January 23, 2006

Wyden, Allen Blast GAO Report on Internet Taxes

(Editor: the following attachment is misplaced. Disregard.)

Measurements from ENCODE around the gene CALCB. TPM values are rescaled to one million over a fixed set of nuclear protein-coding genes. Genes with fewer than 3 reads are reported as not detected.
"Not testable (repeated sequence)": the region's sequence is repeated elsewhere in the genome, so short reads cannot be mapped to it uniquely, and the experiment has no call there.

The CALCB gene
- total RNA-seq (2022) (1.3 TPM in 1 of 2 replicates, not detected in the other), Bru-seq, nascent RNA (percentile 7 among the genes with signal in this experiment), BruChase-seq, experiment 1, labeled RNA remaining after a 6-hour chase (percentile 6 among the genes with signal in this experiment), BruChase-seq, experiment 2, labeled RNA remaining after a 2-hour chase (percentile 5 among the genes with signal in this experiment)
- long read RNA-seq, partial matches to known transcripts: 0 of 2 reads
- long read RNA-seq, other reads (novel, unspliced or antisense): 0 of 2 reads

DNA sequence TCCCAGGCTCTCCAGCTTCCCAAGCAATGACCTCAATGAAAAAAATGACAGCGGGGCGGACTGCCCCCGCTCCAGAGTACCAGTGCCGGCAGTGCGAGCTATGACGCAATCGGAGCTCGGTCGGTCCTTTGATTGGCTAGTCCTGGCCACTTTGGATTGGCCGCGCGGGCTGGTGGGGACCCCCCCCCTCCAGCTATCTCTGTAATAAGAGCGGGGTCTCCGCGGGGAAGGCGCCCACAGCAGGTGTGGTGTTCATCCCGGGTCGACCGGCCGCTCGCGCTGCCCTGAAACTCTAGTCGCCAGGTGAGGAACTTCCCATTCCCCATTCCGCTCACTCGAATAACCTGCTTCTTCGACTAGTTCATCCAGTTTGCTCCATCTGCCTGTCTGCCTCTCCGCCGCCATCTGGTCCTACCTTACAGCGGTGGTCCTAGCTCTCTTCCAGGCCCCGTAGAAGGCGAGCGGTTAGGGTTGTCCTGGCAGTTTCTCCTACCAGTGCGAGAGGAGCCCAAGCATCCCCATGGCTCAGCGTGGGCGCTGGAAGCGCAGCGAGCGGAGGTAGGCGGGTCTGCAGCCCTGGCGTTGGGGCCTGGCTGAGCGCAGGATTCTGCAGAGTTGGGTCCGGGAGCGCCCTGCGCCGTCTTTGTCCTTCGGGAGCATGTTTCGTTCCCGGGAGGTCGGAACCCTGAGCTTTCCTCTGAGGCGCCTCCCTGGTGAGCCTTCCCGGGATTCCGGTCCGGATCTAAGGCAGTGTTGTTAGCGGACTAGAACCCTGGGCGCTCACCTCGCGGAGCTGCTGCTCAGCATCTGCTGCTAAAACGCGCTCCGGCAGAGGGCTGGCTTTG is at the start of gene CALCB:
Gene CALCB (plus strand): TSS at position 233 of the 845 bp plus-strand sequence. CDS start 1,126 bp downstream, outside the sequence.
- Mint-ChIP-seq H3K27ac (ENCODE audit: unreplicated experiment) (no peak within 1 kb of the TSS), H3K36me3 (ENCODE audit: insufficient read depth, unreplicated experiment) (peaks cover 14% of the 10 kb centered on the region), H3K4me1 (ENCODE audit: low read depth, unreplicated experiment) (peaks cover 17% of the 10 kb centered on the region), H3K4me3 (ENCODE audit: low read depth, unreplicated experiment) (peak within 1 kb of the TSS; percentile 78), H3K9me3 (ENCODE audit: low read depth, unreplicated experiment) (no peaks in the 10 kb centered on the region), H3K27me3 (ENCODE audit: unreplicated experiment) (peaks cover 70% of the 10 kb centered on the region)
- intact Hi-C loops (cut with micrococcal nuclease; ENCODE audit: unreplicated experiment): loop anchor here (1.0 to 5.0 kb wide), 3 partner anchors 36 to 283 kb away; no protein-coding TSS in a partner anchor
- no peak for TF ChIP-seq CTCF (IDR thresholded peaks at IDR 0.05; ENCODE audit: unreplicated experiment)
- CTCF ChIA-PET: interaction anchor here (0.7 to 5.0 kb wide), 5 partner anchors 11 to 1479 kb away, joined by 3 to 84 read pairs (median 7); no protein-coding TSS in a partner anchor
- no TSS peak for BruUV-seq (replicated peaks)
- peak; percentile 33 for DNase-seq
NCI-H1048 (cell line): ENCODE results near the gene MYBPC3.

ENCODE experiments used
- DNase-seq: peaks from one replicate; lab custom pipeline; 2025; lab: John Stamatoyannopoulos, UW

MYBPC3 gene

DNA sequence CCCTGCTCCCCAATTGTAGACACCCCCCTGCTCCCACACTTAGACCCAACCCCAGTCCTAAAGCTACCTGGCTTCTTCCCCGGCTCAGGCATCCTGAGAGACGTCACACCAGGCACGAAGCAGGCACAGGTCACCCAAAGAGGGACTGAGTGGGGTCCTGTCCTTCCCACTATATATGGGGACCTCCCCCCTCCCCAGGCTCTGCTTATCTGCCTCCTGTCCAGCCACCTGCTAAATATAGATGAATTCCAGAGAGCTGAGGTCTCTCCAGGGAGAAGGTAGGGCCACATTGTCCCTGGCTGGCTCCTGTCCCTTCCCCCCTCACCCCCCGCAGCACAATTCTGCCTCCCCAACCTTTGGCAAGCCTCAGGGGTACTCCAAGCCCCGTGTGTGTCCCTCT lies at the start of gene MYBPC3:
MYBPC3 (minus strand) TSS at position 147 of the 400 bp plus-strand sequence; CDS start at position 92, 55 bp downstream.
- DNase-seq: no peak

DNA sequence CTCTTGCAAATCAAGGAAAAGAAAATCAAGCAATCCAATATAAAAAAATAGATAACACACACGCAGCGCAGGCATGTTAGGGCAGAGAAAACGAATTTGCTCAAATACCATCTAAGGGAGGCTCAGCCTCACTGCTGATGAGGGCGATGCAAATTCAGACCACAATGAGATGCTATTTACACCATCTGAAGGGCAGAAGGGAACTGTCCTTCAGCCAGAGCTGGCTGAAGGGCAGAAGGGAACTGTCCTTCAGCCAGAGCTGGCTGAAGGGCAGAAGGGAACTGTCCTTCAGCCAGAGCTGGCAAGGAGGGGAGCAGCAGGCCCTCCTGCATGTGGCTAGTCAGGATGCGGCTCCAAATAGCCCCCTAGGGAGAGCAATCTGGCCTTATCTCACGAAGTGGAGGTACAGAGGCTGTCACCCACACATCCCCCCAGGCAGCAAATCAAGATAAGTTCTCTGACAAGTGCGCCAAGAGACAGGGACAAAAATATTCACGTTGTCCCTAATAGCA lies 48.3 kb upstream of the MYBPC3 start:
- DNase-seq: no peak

Washington, DC - U.S. Senators Ron Wyden (D-OR) and George Allen (R-VA) today criticized the latest General Accountability Office report on internet taxation, noting that by failing to consult with the authors of the law, the report's conclusions about the impact of suspending taxation of wholesale internet services were flawed. The report, mandated under the 2004 Internet Tax Nondiscrimination Act, aimed to examine the effect of the internet tax moratorium on state and local revenues. "As the original author of the legislation, I am disappointed that GAO has issued a report that will be used by some to confuse, rather than clarify the debate," said Wyden. "If the report's authors chose to consult with the authors of the legislation, they would have understood the true impact of the moratorium on states -minimal." Senator Allen also condemned the conclusion of the GAO report. "The plain language of the statute, as well as the relevant legislative history, reflect a clear legislative intent to ban Internet access taxes at both the retail and wholesale level. The legislative language has previously been interpreted this way by the Congressional Budget Office, the National Governors Association, the Congressional Research Service as well as a number of States directly affected. As one of the lead sponsors of the Internet Tax Nondiscrimination Act, I am certain that it is not correct for the GAO to assert that this law allows for this type of taxation. Fortunately, the language of the statute and the relevant legislative history carry much more legal weight than the GAO's flawed interpretation of the law." A plain reading of the statute itself indicates that the Internet Tax Nondiscrimination Act prevents a state from taxing the wholesale purchase of telecommunications services used to provide Internet access. The statute reads: "The term ‘Internet access' does not include telecommunications services, except to the extent that such services are purchased, used or sold by a provider of Internet access to provide Internet access." The committee reports on the bill as well as the recorded statements by its sponsors support this clear statement that "wholesale" taxation is not allowed. Today's report, the third in a series of reports on this topic, was mandated under the Internet Tax Nondiscrimination Act of 2004. The legislation passed the Senate by a vote of 93-3 and extended the internet tax moratorium until 2007.